Would there be any drought?

The Samoa Office of Meteorology has advised that the country will know if it will have a drought this year if rainfall is below average for the months of March, April and May. 

The MET Chief Executive Officer, Mulipola Ausetalia Titimaea, told the Samoa Observer that the office monitors below, medium and above average rainfall patterns and they will give an indication as to whether there will be a drought. 

He said the rainfall pattern for the whole month of March this year had been below average 

The Meteorology Office has issued a heavy rain warning for Samoa. 


However, Office of the Meteorology in an interview with Samoa Observer in April 17th 2019, C.E.O Mulipola Ausetalia Titimaea explained that if Samoa's rainfall is below average from March to May, it is possible that Samoa will encounter drought.

The measurement for the rainfall by Meteorological Office has three sections. The below average, the medium average and the above average rainfall and Samoa's rainfall throughout the whole of March this year had been below average.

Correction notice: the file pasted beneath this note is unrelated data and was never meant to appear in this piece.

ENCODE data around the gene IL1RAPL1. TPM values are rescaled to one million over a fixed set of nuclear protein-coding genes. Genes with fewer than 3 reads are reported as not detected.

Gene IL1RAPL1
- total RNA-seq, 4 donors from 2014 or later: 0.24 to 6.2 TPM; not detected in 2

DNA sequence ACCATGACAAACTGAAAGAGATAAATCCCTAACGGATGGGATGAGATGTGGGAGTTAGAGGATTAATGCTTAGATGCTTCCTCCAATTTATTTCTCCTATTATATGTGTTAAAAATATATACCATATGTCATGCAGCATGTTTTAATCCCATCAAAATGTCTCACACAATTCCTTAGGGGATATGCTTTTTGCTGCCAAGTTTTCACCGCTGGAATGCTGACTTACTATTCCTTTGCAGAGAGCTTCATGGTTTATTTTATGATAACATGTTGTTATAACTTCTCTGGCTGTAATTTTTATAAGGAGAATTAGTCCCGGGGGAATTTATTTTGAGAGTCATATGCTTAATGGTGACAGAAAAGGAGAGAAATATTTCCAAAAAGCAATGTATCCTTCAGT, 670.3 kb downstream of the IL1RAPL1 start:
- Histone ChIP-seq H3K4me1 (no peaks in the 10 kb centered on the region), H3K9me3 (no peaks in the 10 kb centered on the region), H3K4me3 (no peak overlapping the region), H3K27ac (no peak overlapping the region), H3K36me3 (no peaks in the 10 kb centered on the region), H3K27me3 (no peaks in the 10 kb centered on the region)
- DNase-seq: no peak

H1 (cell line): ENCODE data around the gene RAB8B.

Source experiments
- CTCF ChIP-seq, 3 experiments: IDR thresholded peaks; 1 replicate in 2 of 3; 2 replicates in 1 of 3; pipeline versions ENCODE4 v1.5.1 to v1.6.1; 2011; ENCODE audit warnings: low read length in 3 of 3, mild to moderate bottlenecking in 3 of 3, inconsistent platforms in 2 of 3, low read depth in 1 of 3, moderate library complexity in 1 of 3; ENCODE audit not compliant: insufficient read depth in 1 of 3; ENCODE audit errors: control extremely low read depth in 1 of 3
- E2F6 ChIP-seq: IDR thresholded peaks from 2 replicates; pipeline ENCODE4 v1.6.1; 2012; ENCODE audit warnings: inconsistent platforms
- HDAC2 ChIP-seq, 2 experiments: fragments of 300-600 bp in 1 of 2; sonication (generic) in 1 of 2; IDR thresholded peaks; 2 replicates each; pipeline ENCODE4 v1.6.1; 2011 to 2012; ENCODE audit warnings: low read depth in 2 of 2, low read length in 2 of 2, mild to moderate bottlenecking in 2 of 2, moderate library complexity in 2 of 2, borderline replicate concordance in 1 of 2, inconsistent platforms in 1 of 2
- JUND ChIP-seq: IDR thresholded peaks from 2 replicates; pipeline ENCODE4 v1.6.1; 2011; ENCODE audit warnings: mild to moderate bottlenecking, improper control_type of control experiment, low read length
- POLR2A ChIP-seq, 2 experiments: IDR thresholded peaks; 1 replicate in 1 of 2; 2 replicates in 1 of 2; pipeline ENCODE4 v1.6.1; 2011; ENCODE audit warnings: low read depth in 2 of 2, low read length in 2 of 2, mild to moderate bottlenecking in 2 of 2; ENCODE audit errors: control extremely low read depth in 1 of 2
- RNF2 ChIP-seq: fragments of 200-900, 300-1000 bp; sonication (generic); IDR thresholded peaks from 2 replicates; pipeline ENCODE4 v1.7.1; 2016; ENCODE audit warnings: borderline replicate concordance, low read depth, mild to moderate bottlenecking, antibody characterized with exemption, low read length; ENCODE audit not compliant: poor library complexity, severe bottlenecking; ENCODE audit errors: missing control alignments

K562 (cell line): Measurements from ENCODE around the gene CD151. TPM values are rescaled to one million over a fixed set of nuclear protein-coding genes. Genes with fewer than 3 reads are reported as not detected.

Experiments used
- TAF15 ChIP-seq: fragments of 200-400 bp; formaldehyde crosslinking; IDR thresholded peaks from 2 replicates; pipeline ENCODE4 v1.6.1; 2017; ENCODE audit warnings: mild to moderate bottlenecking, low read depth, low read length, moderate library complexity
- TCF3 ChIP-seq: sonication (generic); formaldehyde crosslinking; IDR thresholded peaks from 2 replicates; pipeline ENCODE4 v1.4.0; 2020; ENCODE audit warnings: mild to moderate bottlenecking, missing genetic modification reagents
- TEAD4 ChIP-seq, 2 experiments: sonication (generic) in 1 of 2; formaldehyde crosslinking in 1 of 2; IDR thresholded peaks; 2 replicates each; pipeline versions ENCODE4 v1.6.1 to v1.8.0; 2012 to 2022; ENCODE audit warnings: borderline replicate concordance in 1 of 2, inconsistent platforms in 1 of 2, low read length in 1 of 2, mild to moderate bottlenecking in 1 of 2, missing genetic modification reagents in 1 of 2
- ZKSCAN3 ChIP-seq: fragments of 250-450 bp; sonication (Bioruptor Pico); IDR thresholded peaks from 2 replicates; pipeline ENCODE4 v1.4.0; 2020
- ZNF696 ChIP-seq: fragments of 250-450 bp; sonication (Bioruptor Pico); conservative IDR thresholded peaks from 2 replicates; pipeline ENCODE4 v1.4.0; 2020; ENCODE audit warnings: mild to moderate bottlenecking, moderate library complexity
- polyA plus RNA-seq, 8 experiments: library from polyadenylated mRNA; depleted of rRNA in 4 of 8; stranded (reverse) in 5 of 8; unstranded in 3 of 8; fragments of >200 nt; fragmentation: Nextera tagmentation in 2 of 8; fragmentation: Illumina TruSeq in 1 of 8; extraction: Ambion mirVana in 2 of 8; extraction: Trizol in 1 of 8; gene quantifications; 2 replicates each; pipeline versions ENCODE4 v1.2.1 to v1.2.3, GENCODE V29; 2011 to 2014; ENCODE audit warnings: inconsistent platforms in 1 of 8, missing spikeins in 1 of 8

"If the average of rainfall moves away from below average within March, April and May, there will be no drought. But if it's straight three months of below average, that's when we can call it drought," Mulipola said.

Recently in March, a few farmers had been facing a few issues regarding dryness of weather. Samoa Meteorological Office also advised that an increase in the number of days of sunshine does not necessarily mean that the country is about to experience a drought.

Assistant CEO of the Meteorology Office, Mulipola Tainau Ausetalia Titimaea, told the Samoa Observer that three to four days of no rainfall should not be translated to mean drought is about to occur.

“It’s not like when it’s three or four days without rain then it’s called drought. No, that’s not how we calculate the drought, and I think that is how people and farmers are mistaking drought for only a few days of dryness.”

“There is a Samoan word for this kind of weather called 'lavale' (too much sun) and this can also be one of those periods but we will be updated of reports until we have reached the three months,” he added.

Normally, the wet season is from November to April and while it has been dry for the whole month of March, he added. But that still cannot be called a drought.

An attempt to get an interview with the Meteorological Office was not successful but they will have an update scheduled with Samoa Observer on Monday, 20th of May to update of weather conditions.

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